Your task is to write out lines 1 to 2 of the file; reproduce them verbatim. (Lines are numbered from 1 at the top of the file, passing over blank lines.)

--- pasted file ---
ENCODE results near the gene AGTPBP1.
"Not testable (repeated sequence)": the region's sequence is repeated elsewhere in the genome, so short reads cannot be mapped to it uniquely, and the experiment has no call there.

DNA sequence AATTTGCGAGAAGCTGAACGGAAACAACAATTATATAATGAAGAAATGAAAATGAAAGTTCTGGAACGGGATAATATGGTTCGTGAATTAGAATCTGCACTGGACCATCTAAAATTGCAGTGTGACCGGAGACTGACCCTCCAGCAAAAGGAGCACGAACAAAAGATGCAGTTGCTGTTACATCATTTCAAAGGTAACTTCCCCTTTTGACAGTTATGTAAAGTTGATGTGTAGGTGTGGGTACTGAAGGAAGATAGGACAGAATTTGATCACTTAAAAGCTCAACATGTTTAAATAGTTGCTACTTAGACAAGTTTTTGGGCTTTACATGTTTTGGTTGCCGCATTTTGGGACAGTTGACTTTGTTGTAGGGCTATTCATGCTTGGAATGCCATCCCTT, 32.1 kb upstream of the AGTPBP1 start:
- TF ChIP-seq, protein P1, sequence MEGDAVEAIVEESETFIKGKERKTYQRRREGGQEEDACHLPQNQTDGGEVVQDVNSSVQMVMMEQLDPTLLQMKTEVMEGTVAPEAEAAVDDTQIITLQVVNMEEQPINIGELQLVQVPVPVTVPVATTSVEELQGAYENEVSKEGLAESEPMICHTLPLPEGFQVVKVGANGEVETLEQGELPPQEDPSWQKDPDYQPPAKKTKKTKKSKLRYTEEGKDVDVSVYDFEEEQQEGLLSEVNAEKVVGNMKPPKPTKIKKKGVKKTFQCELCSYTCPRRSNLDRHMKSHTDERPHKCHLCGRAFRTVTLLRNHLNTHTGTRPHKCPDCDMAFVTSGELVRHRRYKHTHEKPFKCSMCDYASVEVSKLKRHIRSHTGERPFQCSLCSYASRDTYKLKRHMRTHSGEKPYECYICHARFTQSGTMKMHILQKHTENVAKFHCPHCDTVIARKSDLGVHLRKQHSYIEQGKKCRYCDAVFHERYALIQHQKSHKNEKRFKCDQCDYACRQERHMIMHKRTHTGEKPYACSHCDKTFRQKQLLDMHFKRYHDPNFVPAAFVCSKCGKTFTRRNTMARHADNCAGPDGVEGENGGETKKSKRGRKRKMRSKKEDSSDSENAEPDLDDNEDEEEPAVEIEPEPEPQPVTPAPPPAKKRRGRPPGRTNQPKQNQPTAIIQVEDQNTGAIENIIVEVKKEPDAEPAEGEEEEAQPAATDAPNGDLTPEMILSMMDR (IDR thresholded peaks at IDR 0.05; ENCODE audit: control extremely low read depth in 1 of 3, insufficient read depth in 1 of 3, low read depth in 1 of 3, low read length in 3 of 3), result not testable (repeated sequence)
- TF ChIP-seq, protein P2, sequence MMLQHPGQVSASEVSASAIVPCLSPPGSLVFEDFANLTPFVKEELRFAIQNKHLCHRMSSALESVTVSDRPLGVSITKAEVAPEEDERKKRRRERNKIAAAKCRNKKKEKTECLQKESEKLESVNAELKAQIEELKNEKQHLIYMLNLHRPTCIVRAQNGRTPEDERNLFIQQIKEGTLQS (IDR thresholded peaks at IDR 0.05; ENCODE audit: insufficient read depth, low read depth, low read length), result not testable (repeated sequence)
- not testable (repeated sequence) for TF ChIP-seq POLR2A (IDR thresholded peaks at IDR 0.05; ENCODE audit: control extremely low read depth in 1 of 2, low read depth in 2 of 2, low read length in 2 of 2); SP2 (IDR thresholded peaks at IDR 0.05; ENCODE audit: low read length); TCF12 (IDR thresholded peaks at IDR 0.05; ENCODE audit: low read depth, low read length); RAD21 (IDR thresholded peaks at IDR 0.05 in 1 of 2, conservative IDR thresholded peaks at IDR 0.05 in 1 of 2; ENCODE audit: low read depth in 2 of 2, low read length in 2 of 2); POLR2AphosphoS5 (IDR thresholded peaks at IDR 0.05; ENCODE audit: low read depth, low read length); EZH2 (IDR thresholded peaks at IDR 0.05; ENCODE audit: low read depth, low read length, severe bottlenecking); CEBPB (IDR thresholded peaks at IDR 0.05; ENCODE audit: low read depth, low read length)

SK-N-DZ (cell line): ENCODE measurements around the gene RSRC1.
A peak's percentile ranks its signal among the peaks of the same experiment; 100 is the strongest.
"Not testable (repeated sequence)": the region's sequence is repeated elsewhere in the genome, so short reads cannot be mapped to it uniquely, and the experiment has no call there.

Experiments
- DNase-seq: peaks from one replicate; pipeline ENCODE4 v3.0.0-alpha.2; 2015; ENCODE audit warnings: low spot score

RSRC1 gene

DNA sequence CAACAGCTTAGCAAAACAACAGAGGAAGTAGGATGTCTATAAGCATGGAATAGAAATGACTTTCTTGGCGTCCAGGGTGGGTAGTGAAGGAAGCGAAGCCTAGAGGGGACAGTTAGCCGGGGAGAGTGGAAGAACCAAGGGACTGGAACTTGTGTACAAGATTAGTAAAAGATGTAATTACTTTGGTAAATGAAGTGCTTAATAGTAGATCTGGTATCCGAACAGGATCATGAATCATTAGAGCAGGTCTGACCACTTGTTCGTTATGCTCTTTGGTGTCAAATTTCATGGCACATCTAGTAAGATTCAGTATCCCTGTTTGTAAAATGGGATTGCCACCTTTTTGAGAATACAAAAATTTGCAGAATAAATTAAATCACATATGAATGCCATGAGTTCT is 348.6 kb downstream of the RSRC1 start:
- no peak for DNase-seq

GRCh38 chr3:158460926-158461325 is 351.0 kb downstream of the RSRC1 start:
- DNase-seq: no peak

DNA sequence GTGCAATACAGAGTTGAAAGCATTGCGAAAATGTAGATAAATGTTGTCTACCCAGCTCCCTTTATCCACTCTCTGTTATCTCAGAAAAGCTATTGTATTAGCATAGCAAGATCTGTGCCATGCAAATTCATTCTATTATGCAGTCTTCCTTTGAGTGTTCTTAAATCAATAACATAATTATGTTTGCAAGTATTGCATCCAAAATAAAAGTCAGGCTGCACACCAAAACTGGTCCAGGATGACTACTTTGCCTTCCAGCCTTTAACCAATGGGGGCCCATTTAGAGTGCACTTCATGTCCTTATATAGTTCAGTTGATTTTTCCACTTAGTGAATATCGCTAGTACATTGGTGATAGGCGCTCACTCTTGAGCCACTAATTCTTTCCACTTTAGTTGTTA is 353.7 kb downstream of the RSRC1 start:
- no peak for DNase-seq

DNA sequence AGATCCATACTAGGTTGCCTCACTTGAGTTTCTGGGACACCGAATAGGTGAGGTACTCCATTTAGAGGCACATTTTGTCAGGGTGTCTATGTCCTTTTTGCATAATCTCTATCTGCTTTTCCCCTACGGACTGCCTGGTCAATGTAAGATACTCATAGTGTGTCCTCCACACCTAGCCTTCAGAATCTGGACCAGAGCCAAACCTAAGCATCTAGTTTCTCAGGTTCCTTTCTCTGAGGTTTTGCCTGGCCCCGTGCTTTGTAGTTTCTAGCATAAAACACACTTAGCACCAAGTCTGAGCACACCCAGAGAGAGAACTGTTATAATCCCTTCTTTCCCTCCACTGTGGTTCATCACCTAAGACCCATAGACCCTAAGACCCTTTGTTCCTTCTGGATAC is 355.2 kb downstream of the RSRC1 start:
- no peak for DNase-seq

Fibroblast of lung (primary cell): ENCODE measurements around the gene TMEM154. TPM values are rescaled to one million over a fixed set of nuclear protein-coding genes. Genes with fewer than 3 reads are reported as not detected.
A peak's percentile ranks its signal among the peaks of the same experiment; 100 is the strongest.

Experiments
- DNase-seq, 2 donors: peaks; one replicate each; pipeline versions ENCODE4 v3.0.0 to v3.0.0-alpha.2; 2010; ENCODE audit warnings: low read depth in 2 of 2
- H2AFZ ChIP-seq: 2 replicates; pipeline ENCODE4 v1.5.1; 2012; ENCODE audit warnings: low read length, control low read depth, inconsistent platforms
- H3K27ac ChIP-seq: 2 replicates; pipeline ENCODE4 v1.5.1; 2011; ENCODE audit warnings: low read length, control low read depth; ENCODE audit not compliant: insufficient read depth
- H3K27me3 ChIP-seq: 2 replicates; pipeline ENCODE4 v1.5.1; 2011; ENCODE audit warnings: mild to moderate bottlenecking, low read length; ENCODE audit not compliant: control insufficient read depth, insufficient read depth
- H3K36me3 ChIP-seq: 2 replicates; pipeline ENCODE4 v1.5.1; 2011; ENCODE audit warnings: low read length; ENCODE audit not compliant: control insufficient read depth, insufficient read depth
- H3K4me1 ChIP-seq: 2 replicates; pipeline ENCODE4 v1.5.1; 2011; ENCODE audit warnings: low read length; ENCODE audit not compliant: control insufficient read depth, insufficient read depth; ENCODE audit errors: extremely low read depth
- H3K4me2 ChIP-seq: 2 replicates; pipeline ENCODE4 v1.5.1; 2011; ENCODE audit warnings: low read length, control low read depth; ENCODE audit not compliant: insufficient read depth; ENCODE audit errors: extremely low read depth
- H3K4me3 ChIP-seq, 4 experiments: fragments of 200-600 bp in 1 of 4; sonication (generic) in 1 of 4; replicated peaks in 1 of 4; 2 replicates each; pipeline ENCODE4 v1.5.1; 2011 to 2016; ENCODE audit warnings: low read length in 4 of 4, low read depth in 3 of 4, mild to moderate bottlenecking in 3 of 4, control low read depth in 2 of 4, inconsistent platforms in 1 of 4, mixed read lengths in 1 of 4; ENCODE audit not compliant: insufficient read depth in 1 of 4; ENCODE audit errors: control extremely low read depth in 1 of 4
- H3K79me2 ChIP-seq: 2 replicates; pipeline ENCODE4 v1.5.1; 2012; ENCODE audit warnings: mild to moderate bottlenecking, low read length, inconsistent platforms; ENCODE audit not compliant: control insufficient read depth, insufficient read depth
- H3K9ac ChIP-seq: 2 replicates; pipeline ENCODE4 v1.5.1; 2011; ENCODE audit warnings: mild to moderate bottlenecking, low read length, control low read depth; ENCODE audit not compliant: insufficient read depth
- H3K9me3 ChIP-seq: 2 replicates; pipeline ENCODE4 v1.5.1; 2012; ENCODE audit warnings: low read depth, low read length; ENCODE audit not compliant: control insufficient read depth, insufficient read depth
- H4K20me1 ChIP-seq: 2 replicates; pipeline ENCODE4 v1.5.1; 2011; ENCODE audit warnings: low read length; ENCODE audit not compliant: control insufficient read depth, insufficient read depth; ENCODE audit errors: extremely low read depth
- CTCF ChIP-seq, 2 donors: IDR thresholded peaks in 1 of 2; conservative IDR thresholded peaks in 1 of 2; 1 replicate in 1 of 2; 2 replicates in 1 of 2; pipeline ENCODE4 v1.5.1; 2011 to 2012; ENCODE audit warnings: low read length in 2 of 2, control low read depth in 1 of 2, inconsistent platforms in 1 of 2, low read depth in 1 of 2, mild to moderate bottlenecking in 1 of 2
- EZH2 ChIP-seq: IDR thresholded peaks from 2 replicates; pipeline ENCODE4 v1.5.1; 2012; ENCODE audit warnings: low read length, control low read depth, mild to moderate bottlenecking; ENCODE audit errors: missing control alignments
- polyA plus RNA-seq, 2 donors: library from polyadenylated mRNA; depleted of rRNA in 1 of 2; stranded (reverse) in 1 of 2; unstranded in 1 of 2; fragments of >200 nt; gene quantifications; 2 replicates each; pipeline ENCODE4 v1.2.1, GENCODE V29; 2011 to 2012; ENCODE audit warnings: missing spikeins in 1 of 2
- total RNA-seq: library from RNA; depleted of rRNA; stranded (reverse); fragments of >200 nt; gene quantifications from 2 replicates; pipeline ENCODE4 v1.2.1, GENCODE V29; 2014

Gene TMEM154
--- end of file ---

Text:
ENCODE results near the gene AGTPBP1.
"Not testable (repeated sequence)": the region's sequence is repeated elsewhere in the genome, so short reads cannot be mapped to it uniquely, and the experiment has no call there.